To be honest, I have also liked Air India, on occasions I have travelled in it, as long as it has taken off on time. The leg space is better than the low cost carriers. The seats are more comfortable and the food is hot. Nevertheless, this is no excuse to keep the airline going.

As I have mentioned in the past, between 2010-2011 and 2015-2016, the airline made total losses of Rs 34,689.7 crore. That is quite a lot of money. Further, the airline also has a debt of Rs 51,367 crore, of which Rs 22,574 crore are outstanding aircraft loans. (As the minister of state for civil aviation Mahesh Sharma told the Parliament in March 2016).

A major part of the debt has helped the airline meet its expenditure, given that it doesn’t earn enough to meet its expenditure. Lenders keep lending to a perennially loss making Air India because ultimately they are lending to the government. And there is no safer lending than lending to the government, at least in theory.

Over and above the debt that airline took on, up until March 2016, the government had already poured Rs 22,280 crore into Air India, to keep it going. A further equity infusion of Rs 1,713 crore has been approved for the current financial year. Hence, a lot of public money is being spent to keep the airline going. What these numbers tell us is that the current government and the ones before it, have been basically in favour of public sector at all costs.

The civil aviation minister Raju further said: “Its (Air India) books are so bad. I don’t think that even if it is offered, anybody would come for it.” What the minister was basically saying is that nobody in their right mind will buy Air India in its current state. But is this good enough a reason to keep the airline going? That seems to be the case, given that there has been absolutely no talk of shutting it down.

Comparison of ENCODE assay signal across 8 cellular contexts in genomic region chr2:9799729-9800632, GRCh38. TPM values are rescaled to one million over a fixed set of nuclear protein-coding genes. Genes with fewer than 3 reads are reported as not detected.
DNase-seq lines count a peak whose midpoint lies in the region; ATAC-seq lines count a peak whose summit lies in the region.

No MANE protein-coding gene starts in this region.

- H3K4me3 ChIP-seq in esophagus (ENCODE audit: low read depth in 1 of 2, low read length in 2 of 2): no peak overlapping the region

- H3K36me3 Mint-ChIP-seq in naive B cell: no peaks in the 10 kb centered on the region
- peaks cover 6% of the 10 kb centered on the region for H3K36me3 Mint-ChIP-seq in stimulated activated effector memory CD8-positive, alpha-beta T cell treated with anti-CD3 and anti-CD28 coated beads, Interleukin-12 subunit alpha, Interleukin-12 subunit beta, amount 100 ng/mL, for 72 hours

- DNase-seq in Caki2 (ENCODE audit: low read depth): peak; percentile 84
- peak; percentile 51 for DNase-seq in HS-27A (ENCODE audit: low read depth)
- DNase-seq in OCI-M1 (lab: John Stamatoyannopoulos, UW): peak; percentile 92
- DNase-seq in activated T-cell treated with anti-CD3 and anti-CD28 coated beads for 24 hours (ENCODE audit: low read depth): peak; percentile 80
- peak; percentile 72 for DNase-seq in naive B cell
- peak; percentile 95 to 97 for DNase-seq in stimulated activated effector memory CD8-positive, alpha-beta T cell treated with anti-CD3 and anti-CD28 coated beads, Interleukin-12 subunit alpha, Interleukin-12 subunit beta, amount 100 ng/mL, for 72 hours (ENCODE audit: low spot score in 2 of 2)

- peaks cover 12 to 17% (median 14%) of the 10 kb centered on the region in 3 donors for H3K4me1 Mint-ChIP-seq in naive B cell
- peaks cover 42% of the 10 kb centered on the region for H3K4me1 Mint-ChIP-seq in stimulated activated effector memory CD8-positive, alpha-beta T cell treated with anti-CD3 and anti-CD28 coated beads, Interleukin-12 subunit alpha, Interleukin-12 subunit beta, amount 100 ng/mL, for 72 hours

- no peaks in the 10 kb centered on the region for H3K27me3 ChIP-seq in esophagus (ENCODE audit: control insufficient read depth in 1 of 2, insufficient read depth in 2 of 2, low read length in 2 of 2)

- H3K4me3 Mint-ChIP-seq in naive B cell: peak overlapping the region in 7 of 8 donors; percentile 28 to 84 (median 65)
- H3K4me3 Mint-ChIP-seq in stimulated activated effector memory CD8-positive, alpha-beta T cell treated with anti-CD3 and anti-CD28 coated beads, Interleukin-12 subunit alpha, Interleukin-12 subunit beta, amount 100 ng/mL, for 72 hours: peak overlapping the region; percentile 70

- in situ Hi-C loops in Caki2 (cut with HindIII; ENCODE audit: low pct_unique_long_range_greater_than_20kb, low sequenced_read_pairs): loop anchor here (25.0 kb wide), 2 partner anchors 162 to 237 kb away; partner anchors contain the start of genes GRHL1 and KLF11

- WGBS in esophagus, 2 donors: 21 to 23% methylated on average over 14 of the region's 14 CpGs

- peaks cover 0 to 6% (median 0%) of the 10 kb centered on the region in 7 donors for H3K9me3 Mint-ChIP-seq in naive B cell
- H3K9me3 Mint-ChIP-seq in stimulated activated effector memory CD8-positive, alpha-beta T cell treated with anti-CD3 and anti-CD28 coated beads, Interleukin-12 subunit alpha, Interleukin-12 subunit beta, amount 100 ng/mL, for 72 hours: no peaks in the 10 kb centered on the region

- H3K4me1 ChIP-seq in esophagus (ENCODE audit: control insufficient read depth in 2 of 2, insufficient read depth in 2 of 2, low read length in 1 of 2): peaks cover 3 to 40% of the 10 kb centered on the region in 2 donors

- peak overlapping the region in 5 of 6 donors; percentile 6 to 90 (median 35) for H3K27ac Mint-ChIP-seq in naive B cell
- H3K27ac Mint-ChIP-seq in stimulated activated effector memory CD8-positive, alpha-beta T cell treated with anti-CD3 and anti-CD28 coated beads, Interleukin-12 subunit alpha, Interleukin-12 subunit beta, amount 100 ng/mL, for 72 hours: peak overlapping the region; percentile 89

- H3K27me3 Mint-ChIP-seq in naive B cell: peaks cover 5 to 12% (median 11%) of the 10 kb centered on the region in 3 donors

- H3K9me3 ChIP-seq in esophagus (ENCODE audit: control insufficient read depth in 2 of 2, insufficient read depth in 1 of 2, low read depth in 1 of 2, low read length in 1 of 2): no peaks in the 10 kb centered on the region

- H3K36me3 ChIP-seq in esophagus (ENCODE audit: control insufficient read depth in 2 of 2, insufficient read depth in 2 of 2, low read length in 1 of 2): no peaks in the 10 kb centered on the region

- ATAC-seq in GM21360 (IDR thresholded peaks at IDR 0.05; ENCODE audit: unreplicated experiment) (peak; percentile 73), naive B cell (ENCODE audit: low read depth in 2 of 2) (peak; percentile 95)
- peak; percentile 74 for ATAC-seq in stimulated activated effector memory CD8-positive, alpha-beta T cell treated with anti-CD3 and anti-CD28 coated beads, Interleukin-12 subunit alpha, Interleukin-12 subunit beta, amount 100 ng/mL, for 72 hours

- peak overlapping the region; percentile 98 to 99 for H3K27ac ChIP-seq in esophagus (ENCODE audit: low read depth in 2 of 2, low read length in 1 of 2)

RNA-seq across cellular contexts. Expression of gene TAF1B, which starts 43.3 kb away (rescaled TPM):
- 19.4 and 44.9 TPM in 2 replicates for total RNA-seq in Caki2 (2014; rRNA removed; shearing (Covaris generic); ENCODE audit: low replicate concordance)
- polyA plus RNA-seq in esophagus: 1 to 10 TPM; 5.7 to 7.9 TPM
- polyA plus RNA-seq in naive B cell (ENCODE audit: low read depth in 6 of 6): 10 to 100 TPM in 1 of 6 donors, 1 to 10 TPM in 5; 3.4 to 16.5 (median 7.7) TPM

Behavioural economists have a term for a situation like this—they call it the sunk cost fallacy. As Daniel Kahneman, the Nobel Prize winning psychologist, writes in Thinking, Fast and Slow: “A rational decision maker is interested only in the future consequences of current investments. Justifying earlier mistakes is not among the…concerns. The decision to invest additional resources in a losing account when better investments are available, is known as sunk-cost fallacy, a costly mistake that is observed in decisions large and small.”

Kahneman gives the hypothetical example of a company that has already spent $50 million on a project. As he writes: “The project is now behind schedule and the forecasts of its ultimate returns are less favourable than at the initial planning stage. An additional investment of $60 million is required to give the project a chance. An alternative proposal is to invest the same amount in a new project that currently looks likely to bring higher returns. What will the company do? All too often a company afflicted by sunk costs…[throws] good money after bad rather than accepting the humiliation of closing the account of a costly failure.”

This escalation of commitment is visible in many areas including war as well. As Richard Thaler writes in Misbehaving—The Making of Behavioural Economics: “Many people believe that the United States continued its futile war in Vietnam because we had invested too much to quit…Every thousand lives lost and every billion dollars spent made it more difficult to declare defeat and move on.”

This escalation of commitment is a major reason which has led to the government keeping   Air India going over the last few years, despite the mounting losses. No minister or the government for that matter, wants to admit defeat and talk about shutting down the airline.

As Kahneman writes in the context of the example we saw above: “Cancelling the project will leave a permanent stain on the executive’s record, and his personal interests are perhaps best served by gambling further with the organisation’s resources in the hope of recouping the original investment—or at least to postpone the day of reckoning.”

This logic applies to the civil aviation minister as well as the government (and not just the current one). No government wants to admit defeat and shutdown the airline. This, in a situation, when the government isn’t exactly flush with money and there are other important sectors, like education, health as well as physical infrastructure, that need more money.

Further, the airline continues to lose money and in a scenario where the Indian Railways is in a mess and needs a lot of money to be revived. If there is only so much money going around, shouldn’t that money be going to the Railways, instead of an airline?

I guess that is a no-brainer. But then no-brainers aren’t always so easy to process.

The column originally appeared in the Vivek Kaul Diary on Equitymaster on June 14, 2016